Indiana Air Pollution Control Board Passes Greenhouse Gas Emergency Rule
By Jennifer Thompson, Attorney, Bingham Greenebaum Doll LLP
On November 3, 2010, the Indiana Air Pollution Control Board (APCB) passed an emergency rule to incorporate the changes included in the federal Prevention of Significant Deterioration and Title V Greenhouse Gas Tailoring Rule, 75 Fed. Reg. 31514 (June 3, 2010). The Greenhouse Gas (GHG) Emergency Rule, once effective, will temporarily amend 326 IAC 2-2-1, 326 IAC 2-2-4, and 326 IAC 2-7-1 concerning the Prevention of Significant Deterioration (PSD) and Title V permitting programs. In summary, the GHG Emergency Rule regulates GHG as carbon dioxide equivalents (CO2e) in the PSD and Title V permitting programs as follows:
GHG EMERGENCY RULE
• Addresses emissions of a group of six GHGs:
o Carbon dioxide (CO2)
o Methane (CH4)
o Nitrous oxide (N2O)
o Hydrofluorocarbons (HFCs)
o Perfluorocarbons (PFCs)
o Sulfur hexafluoride (SF6)
• Because some of these GHGs have a higher global warming potential than others, emissions of gases other than CO2 are translated into carbon dioxide equivalents (CO2e) by using the gases’ global warming potentials. The GHG Emergency Rule uses CO2e as the metric for determining whether sources are covered by permitting programs. Total GHG emissions are calculated by summing the CO2e emissions of all six constituent GHGs.
January 2, 2011 – June 30, 2011
• Only sources currently subject to the PSD permitting program (i.e., those that are newly-constructed or modified in a way that significantly increases emissions of a pollutant other than GHGs) would be subject to permitting requirements for their GHG emissions under PSD.
• For these projects, only GHG increases of 75,000 tpy or more of total GHGs, on a CO2e basis, would need to determine the Best Available Control Technology (BACT) for their GHG emissions.
• Similarly for the operating permit program, only sources currently subject to the program (i.e., newly constructed or existing major sources for a pollutant other than GHGs) would be subject to Title V requirements for GHG emissions.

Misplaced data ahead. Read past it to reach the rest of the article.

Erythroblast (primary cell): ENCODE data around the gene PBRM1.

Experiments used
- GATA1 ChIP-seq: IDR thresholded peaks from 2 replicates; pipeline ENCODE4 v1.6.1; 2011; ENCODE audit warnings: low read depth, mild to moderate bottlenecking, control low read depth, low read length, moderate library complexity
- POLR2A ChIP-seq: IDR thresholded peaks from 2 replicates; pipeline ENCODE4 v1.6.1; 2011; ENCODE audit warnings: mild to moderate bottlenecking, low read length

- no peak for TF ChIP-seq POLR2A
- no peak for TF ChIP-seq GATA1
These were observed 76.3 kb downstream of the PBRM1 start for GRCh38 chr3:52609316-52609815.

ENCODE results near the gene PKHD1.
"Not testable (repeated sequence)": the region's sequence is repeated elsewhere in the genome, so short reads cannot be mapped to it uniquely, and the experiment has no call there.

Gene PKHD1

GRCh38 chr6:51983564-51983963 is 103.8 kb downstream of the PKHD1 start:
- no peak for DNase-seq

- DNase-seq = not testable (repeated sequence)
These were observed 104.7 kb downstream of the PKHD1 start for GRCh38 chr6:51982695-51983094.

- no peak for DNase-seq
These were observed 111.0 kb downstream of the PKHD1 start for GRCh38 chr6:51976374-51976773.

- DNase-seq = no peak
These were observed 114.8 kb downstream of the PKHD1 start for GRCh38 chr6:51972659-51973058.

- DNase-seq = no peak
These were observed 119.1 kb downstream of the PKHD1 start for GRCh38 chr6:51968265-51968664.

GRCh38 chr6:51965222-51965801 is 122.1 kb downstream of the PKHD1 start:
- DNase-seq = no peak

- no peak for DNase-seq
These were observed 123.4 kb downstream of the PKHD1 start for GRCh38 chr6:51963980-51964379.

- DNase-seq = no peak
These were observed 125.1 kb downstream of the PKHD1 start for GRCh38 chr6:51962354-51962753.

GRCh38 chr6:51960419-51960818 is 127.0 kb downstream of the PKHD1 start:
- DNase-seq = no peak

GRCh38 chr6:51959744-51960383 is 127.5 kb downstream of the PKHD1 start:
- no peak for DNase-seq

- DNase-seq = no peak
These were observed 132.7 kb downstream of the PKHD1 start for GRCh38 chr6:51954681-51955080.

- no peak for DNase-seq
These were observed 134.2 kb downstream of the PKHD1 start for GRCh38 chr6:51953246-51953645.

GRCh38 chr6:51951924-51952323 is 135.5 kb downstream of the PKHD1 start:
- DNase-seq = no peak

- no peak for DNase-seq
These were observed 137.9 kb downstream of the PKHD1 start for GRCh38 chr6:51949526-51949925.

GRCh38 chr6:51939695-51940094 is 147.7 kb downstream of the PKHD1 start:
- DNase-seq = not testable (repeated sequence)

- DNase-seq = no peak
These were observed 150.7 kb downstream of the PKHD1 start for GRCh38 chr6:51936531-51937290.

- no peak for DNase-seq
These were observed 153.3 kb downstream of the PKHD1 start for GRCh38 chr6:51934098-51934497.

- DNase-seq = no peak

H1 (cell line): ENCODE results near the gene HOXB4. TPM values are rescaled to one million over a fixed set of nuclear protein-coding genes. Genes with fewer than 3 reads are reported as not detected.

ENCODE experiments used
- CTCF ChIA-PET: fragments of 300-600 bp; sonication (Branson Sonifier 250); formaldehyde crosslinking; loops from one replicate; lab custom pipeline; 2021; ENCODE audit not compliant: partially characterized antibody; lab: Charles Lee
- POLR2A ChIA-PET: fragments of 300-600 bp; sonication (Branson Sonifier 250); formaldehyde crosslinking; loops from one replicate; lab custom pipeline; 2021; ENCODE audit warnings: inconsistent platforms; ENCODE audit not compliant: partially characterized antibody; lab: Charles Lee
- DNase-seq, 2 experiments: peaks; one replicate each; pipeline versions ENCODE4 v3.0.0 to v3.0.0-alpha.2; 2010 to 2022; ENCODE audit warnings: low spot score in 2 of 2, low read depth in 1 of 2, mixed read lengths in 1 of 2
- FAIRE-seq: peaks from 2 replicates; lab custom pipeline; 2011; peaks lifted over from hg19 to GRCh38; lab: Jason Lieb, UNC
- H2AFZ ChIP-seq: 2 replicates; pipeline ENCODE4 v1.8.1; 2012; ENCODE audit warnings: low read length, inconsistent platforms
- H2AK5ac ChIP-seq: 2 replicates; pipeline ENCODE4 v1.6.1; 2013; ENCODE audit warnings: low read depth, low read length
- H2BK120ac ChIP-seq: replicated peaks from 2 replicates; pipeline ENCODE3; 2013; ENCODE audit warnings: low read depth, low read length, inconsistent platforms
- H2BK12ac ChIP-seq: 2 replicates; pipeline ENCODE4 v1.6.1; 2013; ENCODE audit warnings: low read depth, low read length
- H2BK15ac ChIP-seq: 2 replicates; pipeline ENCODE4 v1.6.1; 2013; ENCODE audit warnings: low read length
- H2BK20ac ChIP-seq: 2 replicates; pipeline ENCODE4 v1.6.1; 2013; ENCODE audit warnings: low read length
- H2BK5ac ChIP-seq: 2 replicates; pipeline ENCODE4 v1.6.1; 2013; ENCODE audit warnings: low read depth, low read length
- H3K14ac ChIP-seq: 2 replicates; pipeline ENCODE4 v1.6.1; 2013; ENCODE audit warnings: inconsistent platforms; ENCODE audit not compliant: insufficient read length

• During this time, no sources would be subject to Clean Air Act permitting requirements due solely to GHG emissions.
July 1, 2011 – June 30, 2013
• In this phase, PSD permitting requirements will cover for the first time new construction projects that emit GHG emissions of at least 100,000 tpy even if they do not exceed the permitting thresholds for any other pollutant.
• Modifications at existing facilities that increase GHG emissions by at least 75,000 tpy CO2e will be subject to PSD permitting requirements, even if they do not significantly increase emissions of any other pollutant.
• Operating permit requirements will, for the first time, apply to sources based on their GHG emissions (CO2e basis) even if they would not apply based on emissions of any other pollutant. Facilities that emit at least 100,000 tpy CO2e will be subject to Title V permitting requirements.
The GHG Emergency Rule will not become effective until January 3, 2011, provided that it is filed with the Indiana Legislative Services Agency (LSA). Representatives from the Indiana Department of Environmental Management (IDEM) advised that it will not file the GHG Emergency Rule with LSA immediately because the United States Court of Appeals for the D.C. Circuit (which has numerous appeals of the federal GHG Tailoring Rule pending) may issue a stay of effectiveness of the underlying federal requirements. However, absent a change in the underlying federal requirements, IDEM will file the GHG Emergency Rule with LSA by January 2, 2011.
Pursuant to IC § 4-22-2-37.1, the GHG Emergency Rule can only remain in effect for 90 days after the rule is accepted for filing by LSA. The GHG Emergency Rule may, however, be extended for two additional extension periods by adopting the changes via another emergency rule. Therefore, IDEM has noticed LSA #10-505, Development of Amendments to Rules Concerning PSD and Title V GHG Tailoring Rule (Section 8 Tailoring Rule), which includes identical changes to the GHG Emergency Rule under a separate rulemaking action pursuant to IC § 13-14-9-8. IDEM plans to bring the Section 8 Tailoring Rule to the APCB for adoption at the December 1, 2010 APCB Meeting. IDEM does not expect the Section 8 Tailoring Rule to become effective until March or April of 2011.
IDEM pointed out at the November APCB meeting that the GHG Emergency Rule includes the following sunset provision should the underlying federal requirements be stayed or invalidated while the GHG Emergency Rule is in effect.
"This document expires on the effective date of LSA Document #10-505,the date a withdrawal notice for LSA Document #10-505 is filed with the Publisher, or April 3, 2011, whichever takes place first." (emphasis added)